Nearly seven in ten 18-24 year-olds tend to ‘shop and drop’ when online, compared to only four in ten over 65s.
The average monthly value of baskets abandoned by the younger group is also more than double; £156.40 vs £63.90, meaning retailers miss out on £6.5 billion in potential sales each year, compared to £3.5bn from older shoppers.
This is despite there being more than double the number of UK adults in the 65+ bracket, according to Barclaycard Payments, which processes nearly half of the nation’s credit and debit card transactions.
In fact, the value of sales abandoned by Gen Z consumers is higher than any age group, despite the research showing 25-34 year-olds’ shop online more frequently (5.4 times during an average week, compared to 4.4 times for 18-24s).
Fashion items are the most likely to be left behind. When asked which items they had “shopped and dropped” at the checkout in the previous month, 40 per cent of 18-24 year-olds listed clothing. This was followed by technology products and food and drink. Fashion items were also most commonly abandoned by the over-65 (18 per cent).
This data clearly translates to lost sales too. When asked, retailers who sell fashion products reported a higher monthly average value of abandoned baskets than other categories at £92, compared to £68 for food and groceries; meaning retailers may need to consider stronger re-engagement strategies to boost sales among all shoppers, and for clothing especially.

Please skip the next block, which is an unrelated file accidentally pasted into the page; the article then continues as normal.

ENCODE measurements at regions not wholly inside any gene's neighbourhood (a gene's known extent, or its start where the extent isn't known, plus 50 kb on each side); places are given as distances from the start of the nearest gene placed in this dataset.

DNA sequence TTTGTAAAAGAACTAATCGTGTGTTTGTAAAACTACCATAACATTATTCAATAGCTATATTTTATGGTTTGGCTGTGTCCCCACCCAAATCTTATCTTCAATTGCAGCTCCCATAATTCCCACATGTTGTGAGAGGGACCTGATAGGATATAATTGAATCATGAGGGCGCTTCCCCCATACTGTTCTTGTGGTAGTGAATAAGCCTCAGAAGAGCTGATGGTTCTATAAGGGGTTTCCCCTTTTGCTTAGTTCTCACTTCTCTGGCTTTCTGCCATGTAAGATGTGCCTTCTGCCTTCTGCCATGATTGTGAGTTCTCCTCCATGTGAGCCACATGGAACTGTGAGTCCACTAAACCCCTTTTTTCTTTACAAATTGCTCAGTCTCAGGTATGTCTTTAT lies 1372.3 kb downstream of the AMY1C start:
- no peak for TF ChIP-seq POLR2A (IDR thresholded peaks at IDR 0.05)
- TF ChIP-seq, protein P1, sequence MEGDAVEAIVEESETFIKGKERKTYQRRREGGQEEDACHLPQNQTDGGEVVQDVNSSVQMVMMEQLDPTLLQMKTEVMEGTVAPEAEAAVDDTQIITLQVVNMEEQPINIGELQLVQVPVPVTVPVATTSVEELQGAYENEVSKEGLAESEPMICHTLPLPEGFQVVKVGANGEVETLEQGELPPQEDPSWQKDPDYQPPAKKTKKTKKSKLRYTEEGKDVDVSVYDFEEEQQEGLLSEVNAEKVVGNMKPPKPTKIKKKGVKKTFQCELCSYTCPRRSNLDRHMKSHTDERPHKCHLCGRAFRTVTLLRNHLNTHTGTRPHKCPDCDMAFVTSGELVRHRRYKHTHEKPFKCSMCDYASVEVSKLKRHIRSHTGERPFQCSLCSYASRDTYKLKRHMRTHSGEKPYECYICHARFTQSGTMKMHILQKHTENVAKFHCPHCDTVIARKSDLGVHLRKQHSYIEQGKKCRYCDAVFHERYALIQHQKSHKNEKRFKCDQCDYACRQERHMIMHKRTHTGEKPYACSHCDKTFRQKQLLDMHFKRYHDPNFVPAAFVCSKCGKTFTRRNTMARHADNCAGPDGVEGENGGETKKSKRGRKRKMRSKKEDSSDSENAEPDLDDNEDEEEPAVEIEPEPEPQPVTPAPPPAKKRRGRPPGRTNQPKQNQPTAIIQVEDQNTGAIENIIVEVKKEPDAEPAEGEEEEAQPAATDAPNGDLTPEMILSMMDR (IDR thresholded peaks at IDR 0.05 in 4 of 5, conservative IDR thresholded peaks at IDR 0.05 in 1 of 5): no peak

it’s the unpredictable behaviour of younger shoppers most likely to have the biggest impact on the bottom line
The reason shoppers leave items differs between age-groups. Generation Z seem to enjoy virtual window shopping the most, perhaps browsing various store websites in a similar way as they would on the high street, with 26 per cent leaving items in baskets with plans to return at a later date.
Yet lengthy authentication processes are also off-putting for three in 10 Gen Z shoppers, who will turn away if it takes too long to pay.
For those over 65, it was high delivery costs, followed by intentions to return later and too many steps in the checkout process.
Marc Pettican, President of Barclaycard Payments, said: “It’s vital online retailers understand and cater to the preferences of all their customers, but it’s the unpredictable behaviour of younger shoppers most likely to have the biggest impact on the bottom line. Our research shows this group tend to be less patient, less loyal and more likely to drop out at the point-of-purchase than their older counterparts.
“More broadly, with online shopping continuing to grow and the deadline for full SCA compliance looming, retailers need to remove as much friction as possible from the checkout process. Products such as Barclaycard Transact can help to speed up customer verification and reduce the sales merchants miss out on through abandoned baskets.”